In contrast, a similar wound in the lab mouse produces a scar covered by a hairless, glassy wound epithelium (Fig. 1C) just as humans do. In further skin experiments using full thickness thermal injuries rather than a physical wound, the Acomys skin regenerates perfectly with a full complement of hairs and no scar (Fig. 1D), whereas the lab mouse produces a hairless scar (Fig. 1E). Histologically these repairing skin tissues look remarkably similar in terms of the dermis. A section of Mus dermis four weeks after a burn injury is shown in Fig. 1F covered by a uniform epithelium.
In contrast, a regenerated Acomys burn injury at the same time point is shown in Fig. 1G and many regenerating hair follicles spread across the wound epithelium can be clearly seen. However, there are molecular differences in the dermis of the regenerating and scarring dermis in terms of the collagens and other extracellular matrix molecules that are deposited, which may play an important role.
In the same series of experiments, we also showed that large 4mm holes punched through the Acomys ear could regenerate completely, replacing not only the skin but also the cartilage in the middle of the ear (Fig. 2A, B). This process of ear punch regeneration involves the formation of a blastema (Fig. 2C) which shows a remarkable similarity to the blastema of the regenerating amphibian limb (Fig. 2D and The Champion of Regenerative medicine – the Axolotl). This shows the truly epimorphic nature of this mammalian regenerative event. Hyperlink: www.openaccessgovernment.org/champion-regenerative-medicine-axolotl/40526/
An even more surprising result was seen in these skin regeneration studies because unlike the human skin, the rodent skin has a layer of skeletal muscle at the base called the panniculus carnosus (Fig. 2E). Normally, skeletal muscle cannot regenerate in mammals when a hole is made through the tissue. This is known as a volumetric muscle loss and frequently occurs after injuries such as gunshot wounds. But when the spiny mouse skin regenerates the missing segment of the panniculus carnosus regenerates as well (Fig. 2F). This is a very exciting result and may lead to discoveries in how to regenerate missing muscle segments in humans.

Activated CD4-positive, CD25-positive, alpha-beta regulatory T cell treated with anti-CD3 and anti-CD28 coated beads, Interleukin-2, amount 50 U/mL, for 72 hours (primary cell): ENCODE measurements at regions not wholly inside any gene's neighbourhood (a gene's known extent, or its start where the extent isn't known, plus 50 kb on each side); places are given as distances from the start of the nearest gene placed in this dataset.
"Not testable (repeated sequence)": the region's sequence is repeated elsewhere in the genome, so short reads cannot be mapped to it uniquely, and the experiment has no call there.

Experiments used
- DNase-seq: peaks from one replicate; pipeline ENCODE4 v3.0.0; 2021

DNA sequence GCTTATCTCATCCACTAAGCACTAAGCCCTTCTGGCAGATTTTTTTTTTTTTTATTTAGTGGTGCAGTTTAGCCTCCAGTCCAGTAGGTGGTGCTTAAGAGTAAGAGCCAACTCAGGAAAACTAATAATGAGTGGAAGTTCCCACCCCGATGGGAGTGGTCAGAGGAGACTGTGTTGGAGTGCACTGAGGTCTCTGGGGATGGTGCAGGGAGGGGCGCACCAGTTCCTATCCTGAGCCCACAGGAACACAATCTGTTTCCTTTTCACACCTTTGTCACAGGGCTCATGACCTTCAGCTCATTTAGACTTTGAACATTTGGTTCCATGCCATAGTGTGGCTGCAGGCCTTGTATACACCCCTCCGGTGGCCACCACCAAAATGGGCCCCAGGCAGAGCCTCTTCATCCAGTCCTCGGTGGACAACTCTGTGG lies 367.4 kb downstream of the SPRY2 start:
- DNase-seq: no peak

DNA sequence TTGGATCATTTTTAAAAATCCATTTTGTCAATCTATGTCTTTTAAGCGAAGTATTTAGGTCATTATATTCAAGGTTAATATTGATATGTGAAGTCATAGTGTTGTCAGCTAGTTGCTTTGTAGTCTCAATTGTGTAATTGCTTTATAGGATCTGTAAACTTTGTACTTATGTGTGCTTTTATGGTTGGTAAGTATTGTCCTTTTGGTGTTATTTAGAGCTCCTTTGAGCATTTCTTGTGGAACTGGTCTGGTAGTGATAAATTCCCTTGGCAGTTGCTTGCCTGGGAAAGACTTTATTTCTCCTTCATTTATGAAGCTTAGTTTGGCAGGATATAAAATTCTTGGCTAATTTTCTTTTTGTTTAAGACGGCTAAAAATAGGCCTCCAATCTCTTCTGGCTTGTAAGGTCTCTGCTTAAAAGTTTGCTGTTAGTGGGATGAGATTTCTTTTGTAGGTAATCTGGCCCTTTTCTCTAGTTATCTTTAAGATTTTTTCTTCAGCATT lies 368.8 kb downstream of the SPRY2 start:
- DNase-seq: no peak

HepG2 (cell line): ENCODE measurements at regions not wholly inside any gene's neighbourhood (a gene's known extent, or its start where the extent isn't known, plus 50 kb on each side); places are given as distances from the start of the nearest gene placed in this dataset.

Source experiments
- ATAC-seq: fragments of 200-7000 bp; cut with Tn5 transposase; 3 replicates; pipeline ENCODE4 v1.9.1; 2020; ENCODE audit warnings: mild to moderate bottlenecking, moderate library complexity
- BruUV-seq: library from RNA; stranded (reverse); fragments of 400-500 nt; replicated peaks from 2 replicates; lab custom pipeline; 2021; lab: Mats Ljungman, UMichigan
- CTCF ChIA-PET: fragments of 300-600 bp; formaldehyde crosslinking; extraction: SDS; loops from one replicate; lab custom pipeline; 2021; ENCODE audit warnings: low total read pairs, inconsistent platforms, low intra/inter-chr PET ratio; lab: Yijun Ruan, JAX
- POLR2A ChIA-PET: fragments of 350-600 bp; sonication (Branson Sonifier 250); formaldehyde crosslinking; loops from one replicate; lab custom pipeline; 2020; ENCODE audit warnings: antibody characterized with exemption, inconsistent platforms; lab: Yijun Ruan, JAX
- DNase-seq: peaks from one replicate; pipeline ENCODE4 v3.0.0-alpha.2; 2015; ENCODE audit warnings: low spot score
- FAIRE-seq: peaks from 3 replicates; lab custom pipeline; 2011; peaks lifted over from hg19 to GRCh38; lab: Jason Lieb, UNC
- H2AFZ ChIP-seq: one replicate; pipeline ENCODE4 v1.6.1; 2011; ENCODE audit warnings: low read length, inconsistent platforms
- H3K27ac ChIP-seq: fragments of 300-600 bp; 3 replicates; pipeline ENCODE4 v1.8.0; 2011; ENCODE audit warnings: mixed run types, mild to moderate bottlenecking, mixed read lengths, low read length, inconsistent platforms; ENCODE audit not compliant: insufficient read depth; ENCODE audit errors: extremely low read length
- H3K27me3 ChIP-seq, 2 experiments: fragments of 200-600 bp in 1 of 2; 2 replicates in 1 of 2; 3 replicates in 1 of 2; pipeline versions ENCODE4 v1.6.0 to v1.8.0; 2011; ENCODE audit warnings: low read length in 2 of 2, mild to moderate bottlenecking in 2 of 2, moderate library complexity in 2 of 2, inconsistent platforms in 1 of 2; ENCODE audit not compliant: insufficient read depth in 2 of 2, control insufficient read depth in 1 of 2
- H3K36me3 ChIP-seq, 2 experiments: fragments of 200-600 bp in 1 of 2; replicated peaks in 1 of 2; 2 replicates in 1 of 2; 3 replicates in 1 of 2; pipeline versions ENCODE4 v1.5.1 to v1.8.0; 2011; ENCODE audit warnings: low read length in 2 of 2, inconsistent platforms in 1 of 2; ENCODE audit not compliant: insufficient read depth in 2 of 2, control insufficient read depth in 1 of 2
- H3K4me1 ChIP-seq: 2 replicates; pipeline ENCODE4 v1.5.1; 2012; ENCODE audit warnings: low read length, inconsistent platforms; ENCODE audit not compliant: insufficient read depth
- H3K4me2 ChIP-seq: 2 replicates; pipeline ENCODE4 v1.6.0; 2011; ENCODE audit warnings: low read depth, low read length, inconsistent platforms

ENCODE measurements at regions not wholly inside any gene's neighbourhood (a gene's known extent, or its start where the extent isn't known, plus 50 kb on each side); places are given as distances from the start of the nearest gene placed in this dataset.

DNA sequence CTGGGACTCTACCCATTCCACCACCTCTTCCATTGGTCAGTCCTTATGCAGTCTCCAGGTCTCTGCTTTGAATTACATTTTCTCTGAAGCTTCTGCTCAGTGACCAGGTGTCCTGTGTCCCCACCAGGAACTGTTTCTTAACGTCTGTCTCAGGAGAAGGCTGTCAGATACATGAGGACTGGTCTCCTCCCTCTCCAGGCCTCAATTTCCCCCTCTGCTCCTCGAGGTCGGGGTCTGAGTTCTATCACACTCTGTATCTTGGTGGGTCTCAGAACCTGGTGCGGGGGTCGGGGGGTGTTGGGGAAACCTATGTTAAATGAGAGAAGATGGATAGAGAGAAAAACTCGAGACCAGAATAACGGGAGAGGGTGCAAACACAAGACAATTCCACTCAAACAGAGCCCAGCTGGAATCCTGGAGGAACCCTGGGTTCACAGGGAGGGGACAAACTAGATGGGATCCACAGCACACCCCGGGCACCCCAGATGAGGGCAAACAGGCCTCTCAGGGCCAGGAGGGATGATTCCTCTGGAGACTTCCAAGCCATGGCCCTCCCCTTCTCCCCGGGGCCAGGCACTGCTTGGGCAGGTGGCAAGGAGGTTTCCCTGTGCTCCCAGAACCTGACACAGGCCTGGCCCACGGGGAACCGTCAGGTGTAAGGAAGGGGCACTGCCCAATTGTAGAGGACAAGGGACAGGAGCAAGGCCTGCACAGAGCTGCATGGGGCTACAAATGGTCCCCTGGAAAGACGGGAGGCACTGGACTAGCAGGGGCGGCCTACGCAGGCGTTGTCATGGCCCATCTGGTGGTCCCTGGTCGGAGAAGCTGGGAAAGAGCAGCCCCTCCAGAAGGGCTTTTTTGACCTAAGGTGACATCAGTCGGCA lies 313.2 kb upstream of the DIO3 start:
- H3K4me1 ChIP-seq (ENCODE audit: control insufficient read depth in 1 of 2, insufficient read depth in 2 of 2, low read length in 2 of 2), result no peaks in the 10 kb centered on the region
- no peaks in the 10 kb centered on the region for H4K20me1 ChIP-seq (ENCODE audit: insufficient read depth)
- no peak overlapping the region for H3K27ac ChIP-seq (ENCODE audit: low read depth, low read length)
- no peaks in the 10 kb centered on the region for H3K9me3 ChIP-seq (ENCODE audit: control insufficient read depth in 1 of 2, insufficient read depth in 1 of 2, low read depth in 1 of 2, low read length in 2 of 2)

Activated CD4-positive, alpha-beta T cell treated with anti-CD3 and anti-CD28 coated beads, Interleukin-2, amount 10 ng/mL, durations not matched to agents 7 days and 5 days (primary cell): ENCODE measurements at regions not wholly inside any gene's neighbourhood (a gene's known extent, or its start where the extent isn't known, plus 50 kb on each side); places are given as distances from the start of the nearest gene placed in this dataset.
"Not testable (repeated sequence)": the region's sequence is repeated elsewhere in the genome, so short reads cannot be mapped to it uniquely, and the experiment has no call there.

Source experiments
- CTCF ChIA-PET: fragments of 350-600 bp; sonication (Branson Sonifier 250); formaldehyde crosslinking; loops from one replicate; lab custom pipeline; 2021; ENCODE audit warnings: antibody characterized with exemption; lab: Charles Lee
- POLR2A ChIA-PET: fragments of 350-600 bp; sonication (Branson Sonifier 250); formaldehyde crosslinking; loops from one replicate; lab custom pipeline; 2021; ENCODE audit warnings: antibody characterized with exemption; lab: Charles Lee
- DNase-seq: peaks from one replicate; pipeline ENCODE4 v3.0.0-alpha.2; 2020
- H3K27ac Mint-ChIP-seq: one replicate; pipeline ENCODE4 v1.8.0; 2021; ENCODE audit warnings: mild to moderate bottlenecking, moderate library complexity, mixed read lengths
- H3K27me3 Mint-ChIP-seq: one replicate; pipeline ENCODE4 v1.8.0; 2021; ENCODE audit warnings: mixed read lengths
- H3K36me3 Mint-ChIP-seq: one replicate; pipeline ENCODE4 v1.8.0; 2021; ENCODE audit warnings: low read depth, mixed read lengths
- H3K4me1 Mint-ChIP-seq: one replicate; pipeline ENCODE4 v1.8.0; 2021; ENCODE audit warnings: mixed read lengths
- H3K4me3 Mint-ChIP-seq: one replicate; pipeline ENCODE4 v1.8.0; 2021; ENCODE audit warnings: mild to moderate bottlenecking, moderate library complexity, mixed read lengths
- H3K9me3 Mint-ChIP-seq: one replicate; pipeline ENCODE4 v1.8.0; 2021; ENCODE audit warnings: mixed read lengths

In addition to the skin, the ear and skeletal muscle the Acomys heart also shows regenerative properties. In the lab mouse and humans after a myocardial infarction the damage immediately causes a huge drop in the ability of the ventricle to pump blood, known as the ejection fraction from which it does not recover. Heart cells at the site of the ischemia die and local fibroblasts proliferate and lay down a scar.
The reduced ejection fraction induces the ventricle to pump more blood and as a result, the ventricle wall thins dramatically. In adult Acomys, however, the immediately decreased ejection fraction caused by the myocardial infarction recovers over a period of 14 days to return to pre-MI levels. The missing capillaries are regenerated and there is a vastly reduced level of scarring. Future studies will be aimed at determining whether heart cells can divide and replace the ischemic tissue.
Our studies to date on the regenerative properties of the adult Acomys skin, skeletal muscle, ear and heart have revealed a striking lack of fibrosis in each tissue at the site of damage and this allows the natural regenerative abilities of cells and tissues to take place unhindered. We suggest that Acomys is a great candidate for an adult mammalian regeneration model for use in regenerative medicine with the ultimate aim of discovering why this genus can regenerate and extrapolating this knowledge to generate therapies for the benefit of humans.